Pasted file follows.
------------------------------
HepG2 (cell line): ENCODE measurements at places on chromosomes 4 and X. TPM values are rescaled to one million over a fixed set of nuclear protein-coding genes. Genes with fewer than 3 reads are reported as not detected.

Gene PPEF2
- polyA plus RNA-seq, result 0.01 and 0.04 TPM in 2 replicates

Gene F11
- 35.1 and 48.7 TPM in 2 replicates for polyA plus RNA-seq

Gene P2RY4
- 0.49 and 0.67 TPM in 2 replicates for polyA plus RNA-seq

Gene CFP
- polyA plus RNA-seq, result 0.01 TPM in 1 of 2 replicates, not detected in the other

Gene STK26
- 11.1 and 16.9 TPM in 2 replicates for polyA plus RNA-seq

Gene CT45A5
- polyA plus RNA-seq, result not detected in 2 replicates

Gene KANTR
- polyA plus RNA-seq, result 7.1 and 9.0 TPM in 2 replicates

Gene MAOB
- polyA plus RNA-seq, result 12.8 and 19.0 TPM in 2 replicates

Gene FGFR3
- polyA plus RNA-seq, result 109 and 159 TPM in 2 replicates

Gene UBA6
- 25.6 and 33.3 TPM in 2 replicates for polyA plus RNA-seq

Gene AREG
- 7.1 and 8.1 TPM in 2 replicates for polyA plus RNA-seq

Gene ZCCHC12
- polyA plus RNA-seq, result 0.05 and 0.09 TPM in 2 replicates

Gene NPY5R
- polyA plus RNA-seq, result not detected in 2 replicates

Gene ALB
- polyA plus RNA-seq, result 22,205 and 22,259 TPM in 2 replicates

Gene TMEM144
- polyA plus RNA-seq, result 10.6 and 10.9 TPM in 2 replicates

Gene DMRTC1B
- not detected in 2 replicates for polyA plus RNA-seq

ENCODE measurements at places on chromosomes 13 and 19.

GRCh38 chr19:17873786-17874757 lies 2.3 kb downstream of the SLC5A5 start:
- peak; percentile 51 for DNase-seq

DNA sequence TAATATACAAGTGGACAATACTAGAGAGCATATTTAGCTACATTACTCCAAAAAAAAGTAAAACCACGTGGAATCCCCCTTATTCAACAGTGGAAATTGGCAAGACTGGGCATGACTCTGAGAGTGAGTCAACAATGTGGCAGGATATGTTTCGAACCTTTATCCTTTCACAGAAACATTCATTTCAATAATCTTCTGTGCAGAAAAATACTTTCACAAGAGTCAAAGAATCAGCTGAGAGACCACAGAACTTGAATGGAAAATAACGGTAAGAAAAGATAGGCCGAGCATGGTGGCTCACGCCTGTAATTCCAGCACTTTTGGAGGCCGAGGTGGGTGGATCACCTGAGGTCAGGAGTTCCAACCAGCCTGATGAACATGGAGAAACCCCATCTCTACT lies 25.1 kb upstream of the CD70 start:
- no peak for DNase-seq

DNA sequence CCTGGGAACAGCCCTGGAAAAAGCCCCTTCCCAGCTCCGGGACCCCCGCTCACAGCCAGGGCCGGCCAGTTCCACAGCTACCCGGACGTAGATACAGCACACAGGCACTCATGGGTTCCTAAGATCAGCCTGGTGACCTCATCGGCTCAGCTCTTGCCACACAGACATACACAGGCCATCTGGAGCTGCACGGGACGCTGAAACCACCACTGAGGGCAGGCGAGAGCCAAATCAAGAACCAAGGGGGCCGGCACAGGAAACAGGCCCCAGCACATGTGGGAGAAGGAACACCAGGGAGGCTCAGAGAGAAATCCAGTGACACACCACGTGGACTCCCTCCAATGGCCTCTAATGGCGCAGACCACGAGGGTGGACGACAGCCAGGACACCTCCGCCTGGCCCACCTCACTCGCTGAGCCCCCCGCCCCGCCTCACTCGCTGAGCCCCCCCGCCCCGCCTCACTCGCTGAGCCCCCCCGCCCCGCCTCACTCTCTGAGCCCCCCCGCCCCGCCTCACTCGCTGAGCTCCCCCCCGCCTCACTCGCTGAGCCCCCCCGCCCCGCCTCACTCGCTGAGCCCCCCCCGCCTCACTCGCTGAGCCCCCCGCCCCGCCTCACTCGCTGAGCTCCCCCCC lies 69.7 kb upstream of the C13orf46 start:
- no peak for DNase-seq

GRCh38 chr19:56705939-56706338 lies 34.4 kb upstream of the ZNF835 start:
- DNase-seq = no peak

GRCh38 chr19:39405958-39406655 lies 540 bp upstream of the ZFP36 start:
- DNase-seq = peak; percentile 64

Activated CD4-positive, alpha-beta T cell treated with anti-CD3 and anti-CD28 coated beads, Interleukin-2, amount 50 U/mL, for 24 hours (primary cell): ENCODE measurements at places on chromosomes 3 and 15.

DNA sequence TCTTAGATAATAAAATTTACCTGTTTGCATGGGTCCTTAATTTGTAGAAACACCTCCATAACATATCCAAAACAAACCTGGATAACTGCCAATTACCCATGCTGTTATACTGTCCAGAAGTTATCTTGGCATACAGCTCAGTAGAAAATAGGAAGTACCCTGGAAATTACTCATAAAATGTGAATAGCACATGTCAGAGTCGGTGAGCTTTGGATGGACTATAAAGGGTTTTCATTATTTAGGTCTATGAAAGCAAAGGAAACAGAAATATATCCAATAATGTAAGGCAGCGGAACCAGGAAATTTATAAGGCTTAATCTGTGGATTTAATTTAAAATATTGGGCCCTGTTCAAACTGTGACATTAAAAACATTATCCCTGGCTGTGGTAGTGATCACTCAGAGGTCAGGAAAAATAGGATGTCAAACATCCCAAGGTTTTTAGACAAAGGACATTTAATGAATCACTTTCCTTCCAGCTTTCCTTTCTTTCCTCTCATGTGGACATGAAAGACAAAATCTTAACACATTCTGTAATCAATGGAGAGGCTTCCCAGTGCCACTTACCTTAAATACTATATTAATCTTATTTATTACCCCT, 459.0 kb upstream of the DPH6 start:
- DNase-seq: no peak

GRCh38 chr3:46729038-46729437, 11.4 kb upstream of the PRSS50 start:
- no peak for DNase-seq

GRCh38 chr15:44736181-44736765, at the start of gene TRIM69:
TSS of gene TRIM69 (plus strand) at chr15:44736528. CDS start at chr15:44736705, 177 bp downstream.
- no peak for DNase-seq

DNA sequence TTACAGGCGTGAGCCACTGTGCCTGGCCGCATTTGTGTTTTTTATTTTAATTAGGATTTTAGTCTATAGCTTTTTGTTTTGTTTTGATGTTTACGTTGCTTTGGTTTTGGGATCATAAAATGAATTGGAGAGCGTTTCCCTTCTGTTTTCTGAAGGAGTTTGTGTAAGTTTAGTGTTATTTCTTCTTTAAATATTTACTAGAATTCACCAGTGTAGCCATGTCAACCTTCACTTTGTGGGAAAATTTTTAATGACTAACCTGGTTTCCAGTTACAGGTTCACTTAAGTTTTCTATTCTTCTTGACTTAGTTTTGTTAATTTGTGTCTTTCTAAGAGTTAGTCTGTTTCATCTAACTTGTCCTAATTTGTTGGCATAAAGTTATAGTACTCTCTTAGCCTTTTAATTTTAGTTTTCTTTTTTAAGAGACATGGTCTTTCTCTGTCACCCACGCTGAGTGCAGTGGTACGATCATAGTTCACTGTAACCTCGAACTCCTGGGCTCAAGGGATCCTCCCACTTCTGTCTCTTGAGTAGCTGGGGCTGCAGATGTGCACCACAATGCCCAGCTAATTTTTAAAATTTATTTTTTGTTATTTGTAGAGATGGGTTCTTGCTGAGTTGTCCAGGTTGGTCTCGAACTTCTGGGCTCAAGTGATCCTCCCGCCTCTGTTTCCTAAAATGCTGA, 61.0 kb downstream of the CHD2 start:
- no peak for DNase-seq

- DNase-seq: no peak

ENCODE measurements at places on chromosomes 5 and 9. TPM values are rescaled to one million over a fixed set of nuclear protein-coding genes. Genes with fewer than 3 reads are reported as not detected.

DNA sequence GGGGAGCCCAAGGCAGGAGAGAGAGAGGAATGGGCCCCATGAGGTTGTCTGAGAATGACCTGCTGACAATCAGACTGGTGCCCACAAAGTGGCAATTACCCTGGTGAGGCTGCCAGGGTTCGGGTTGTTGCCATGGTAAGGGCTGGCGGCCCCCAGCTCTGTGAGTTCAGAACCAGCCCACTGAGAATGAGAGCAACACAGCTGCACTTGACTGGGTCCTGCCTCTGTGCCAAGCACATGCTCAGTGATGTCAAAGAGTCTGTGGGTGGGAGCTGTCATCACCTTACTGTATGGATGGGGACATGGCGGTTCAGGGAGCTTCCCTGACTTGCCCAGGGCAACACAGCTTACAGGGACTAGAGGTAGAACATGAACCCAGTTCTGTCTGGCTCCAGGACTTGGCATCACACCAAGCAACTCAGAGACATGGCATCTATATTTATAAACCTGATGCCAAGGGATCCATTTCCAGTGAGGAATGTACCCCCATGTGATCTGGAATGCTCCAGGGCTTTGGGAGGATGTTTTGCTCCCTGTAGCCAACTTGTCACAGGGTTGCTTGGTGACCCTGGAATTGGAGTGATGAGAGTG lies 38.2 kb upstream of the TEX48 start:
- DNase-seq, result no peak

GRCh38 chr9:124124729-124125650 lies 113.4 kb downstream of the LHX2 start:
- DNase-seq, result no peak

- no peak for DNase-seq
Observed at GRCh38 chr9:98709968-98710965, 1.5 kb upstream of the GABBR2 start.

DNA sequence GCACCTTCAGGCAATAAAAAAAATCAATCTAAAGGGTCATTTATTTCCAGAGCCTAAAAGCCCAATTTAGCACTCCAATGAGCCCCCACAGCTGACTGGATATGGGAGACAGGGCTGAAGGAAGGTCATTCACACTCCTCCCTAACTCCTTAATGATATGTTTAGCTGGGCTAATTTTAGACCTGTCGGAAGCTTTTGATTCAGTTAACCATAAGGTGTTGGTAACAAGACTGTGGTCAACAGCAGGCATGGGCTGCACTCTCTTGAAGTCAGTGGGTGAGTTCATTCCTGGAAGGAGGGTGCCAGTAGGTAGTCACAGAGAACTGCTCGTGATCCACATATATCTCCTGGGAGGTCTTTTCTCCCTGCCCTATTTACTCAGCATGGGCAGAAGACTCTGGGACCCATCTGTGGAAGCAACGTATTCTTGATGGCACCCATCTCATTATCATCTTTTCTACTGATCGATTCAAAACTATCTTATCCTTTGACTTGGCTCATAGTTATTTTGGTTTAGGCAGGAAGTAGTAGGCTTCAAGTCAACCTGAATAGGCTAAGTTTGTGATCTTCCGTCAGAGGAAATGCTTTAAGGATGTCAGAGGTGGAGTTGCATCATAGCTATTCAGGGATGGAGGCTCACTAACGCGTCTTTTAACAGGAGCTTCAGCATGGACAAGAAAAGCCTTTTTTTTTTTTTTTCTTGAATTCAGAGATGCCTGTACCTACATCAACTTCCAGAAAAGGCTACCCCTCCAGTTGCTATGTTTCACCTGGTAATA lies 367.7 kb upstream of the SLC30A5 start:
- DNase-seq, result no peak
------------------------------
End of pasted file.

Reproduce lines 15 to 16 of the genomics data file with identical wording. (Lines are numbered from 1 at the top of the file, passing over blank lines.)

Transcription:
- polyA plus RNA-seq, result 7.1 and 9.0 TPM in 2 replicates

Gene MAOB